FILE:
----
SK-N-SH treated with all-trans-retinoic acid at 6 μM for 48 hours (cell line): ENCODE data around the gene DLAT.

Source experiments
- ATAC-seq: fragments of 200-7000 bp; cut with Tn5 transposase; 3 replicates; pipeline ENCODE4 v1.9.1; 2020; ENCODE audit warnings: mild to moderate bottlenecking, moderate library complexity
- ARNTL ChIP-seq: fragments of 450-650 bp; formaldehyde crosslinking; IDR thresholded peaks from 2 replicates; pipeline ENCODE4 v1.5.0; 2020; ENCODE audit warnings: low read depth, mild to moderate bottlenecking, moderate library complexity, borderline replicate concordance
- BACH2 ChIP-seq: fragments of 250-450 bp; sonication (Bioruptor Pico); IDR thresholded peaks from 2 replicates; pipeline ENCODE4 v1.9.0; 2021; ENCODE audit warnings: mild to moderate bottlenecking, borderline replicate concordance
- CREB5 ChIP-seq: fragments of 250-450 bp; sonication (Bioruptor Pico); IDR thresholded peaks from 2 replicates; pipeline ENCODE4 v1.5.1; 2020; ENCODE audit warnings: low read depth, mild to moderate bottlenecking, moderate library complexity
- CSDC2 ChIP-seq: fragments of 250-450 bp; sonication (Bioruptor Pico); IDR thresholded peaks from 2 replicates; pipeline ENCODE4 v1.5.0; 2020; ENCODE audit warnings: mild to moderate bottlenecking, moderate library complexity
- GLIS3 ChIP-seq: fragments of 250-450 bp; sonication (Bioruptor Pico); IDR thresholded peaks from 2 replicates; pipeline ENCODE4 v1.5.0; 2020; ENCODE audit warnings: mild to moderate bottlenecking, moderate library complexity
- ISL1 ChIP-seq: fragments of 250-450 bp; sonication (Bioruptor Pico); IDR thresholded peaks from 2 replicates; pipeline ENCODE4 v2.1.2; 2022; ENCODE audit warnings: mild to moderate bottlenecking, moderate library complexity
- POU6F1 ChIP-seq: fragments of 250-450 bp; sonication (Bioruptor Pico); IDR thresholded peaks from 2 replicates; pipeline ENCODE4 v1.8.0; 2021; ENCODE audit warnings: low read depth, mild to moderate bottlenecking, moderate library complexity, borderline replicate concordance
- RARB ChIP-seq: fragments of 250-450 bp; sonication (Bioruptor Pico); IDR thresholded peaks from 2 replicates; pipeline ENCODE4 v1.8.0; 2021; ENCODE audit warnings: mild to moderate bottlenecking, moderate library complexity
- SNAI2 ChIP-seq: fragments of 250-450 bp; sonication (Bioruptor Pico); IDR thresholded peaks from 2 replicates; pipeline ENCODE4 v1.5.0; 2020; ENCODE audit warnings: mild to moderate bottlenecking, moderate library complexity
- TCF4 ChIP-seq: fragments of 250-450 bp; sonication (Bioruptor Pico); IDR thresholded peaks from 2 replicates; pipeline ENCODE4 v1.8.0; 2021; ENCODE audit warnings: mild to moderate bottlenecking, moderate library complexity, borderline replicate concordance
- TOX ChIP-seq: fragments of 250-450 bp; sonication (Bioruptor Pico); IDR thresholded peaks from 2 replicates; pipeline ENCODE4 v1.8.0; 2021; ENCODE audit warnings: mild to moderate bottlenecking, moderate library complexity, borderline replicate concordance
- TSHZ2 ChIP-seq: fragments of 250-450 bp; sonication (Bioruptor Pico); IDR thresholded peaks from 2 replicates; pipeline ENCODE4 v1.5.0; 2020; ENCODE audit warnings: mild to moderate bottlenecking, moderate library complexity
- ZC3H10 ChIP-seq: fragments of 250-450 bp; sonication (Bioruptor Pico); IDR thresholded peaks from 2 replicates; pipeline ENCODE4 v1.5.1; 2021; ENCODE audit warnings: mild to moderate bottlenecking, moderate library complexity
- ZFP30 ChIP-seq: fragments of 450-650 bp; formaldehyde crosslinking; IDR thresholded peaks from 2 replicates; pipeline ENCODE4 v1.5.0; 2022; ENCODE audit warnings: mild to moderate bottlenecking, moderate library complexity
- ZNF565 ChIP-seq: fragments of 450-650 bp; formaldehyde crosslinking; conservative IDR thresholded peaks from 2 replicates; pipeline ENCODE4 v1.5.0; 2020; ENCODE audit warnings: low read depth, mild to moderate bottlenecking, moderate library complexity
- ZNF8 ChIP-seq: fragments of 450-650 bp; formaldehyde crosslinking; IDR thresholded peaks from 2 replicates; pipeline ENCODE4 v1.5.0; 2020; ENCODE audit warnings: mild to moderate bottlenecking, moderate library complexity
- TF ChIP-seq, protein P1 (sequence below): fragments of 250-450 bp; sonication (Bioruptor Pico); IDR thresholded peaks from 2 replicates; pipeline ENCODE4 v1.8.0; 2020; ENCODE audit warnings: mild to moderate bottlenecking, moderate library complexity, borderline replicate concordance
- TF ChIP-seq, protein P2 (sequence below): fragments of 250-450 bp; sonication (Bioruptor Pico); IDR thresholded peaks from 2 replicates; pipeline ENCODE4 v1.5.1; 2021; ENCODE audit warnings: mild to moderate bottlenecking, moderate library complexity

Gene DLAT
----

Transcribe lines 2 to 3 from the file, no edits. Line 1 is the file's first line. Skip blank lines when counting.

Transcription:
Source experiments
- ATAC-seq: fragments of 200-7000 bp; cut with Tn5 transposase; 3 replicates; pipeline ENCODE4 v1.9.1; 2020; ENCODE audit warnings: mild to moderate bottlenecking, moderate library complexity